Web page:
Endpoint Selection in Phase II Oncology trials Anastasia Ivanova Department of Biostatistics UNC at Chapel Hill aivanova@bios.unc.edu Primary endpoints in Phase II trials Recently looked at journal articles
More informationIntroduction to. Hypothesis Testing CHAPTER LEARNING OBJECTIVES. 1 Identify the four steps of hypothesis testing.
Introduction to Hypothesis Testing CHAPTER 8 LEARNING OBJECTIVES After reading this chapter, you should be able to: 1 Identify the four steps of hypothesis testing. 2 Define null hypothesis, alternative
More informationModule 7: Hypothesis Testing I Statistics (OA3102)
Module 7: Hypothesis Testing I Statistics (OA3102) Professor Ron Fricker Naval Postgraduate School Monterey, California Reading assignment: WM&S chapter 10.110.5 Revision: 212 1 Goals for this Module
More informationChapter 8 Introduction to Hypothesis Testing
Chapter 8 Student Lecture Notes 81 Chapter 8 Introduction to Hypothesis Testing Fall 26 Fundamentals of Business Statistics 1 Chapter Goals After completing this chapter, you should be able to: Formulate
More informationModule 2 Probability and Statistics
Module 2 Probability and Statistics BASIC CONCEPTS Multiple Choice Identify the choice that best completes the statement or answers the question. 1. The standard deviation of a standard normal distribution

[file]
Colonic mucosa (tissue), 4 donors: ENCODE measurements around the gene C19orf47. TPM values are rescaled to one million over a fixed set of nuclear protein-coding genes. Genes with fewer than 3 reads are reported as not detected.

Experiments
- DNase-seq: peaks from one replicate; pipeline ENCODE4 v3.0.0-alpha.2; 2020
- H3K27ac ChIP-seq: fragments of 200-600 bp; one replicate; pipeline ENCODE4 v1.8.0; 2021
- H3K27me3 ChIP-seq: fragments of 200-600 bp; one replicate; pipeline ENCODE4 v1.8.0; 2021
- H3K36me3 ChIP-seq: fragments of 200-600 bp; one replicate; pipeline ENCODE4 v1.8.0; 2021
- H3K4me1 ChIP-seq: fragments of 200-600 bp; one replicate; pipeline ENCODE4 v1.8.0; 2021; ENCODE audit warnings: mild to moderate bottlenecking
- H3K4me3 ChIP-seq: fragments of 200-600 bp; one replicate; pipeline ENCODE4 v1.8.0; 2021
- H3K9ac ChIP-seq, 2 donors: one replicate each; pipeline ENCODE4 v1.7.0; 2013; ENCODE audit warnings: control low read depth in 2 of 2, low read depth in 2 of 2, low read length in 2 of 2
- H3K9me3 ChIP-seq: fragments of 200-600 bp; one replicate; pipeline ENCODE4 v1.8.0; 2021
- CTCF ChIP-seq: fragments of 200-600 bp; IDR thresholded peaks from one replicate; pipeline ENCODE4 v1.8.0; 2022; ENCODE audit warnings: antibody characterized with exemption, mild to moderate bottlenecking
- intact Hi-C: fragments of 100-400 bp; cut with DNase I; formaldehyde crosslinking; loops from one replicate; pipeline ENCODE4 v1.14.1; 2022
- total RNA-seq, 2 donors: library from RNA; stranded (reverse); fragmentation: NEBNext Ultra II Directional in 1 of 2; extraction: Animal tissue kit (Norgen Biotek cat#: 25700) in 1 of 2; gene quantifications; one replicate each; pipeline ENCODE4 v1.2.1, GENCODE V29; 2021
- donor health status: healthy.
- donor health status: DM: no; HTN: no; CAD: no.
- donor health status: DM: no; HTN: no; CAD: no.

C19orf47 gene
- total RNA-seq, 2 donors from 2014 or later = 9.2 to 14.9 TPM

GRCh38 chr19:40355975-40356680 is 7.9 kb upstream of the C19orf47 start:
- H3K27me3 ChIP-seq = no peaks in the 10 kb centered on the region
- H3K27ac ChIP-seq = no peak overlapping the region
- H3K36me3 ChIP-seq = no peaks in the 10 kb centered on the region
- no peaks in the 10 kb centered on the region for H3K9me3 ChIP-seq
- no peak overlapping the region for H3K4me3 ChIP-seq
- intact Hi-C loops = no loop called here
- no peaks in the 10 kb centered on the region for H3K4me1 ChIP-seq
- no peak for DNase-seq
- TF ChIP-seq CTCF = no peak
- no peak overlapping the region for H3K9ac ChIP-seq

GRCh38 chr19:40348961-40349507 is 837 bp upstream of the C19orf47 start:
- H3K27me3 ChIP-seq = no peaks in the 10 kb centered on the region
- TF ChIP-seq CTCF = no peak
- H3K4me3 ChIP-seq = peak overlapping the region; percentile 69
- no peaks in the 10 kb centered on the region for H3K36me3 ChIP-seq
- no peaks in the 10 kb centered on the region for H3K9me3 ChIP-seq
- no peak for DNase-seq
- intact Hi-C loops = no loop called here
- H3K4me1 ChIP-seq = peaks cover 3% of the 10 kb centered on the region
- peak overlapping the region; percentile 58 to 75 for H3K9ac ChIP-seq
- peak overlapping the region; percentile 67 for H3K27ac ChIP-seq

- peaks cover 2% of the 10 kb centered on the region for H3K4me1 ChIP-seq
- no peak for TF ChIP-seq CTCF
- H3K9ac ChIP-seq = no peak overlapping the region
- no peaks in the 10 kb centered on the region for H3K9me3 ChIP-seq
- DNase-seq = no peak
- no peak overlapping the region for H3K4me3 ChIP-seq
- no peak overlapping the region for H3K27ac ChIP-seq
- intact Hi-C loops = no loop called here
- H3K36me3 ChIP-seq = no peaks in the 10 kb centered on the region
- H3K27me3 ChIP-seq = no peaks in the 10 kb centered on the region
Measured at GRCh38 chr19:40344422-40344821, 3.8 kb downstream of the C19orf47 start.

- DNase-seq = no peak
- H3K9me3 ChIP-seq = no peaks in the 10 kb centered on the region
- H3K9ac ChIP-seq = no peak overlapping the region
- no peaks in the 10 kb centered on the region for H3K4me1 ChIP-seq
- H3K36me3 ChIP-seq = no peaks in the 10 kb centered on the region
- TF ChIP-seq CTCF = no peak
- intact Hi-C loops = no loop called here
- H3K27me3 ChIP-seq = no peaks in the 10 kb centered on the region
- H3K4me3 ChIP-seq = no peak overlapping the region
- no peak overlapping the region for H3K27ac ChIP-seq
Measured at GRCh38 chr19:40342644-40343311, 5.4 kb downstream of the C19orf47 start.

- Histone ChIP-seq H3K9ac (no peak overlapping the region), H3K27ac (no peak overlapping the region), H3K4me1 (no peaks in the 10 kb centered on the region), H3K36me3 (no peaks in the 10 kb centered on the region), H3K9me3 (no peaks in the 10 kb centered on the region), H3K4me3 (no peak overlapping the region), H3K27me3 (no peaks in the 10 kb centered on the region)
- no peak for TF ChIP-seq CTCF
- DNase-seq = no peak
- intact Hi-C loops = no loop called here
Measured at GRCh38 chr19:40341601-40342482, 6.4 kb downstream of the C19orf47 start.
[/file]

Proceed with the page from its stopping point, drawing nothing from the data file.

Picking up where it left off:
More informationChapter 8 Hypothesis Testing Chapter 8 Hypothesis Testing 81 Overview 82 Basics of Hypothesis Testing
Chapter 8 Hypothesis Testing 1 Chapter 8 Hypothesis Testing 81 Overview 82 Basics of Hypothesis Testing 83 Testing a Claim About a Proportion 85 Testing a Claim About a Mean: s Not Known 86 Testing
More informationConfidence Intervals for Coefficient Alpha
Chapter 818 Confidence Intervals for Coefficient Alpha Introduction Coefficient alpha, or Cronbach s alpha, is a measure of the reliability of a test consisting of k parts. The k parts usually represent
More informationConfidence Intervals for Exponential Reliability
Chapter 408 Confidence Intervals for Exponential Reliability Introduction This routine calculates the number of events needed to obtain a specified width of a confidence interval for the reliability (proportion
More information2 Precisionbased sample size calculations
Statistics: An introduction to sample size calculations Rosie Cornish. 2006. 1 Introduction One crucial aspect of study design is deciding how big your sample should be. If you increase your sample size
More informationCPOE Medication Order Entry
Ordering Specific Medications Any medication can be ordered individually. These can be searched by either the brand or generic name. NOTE: The search field setting of either starts with or contains can
More informationIntroduction to Hypothesis Testing. Hypothesis Testing. Step 1: State the Hypotheses
Introduction to Hypothesis Testing 1 Hypothesis Testing A hypothesis test is a statistical procedure that uses sample data to evaluate a hypothesis about a population Hypothesis is stated in terms of the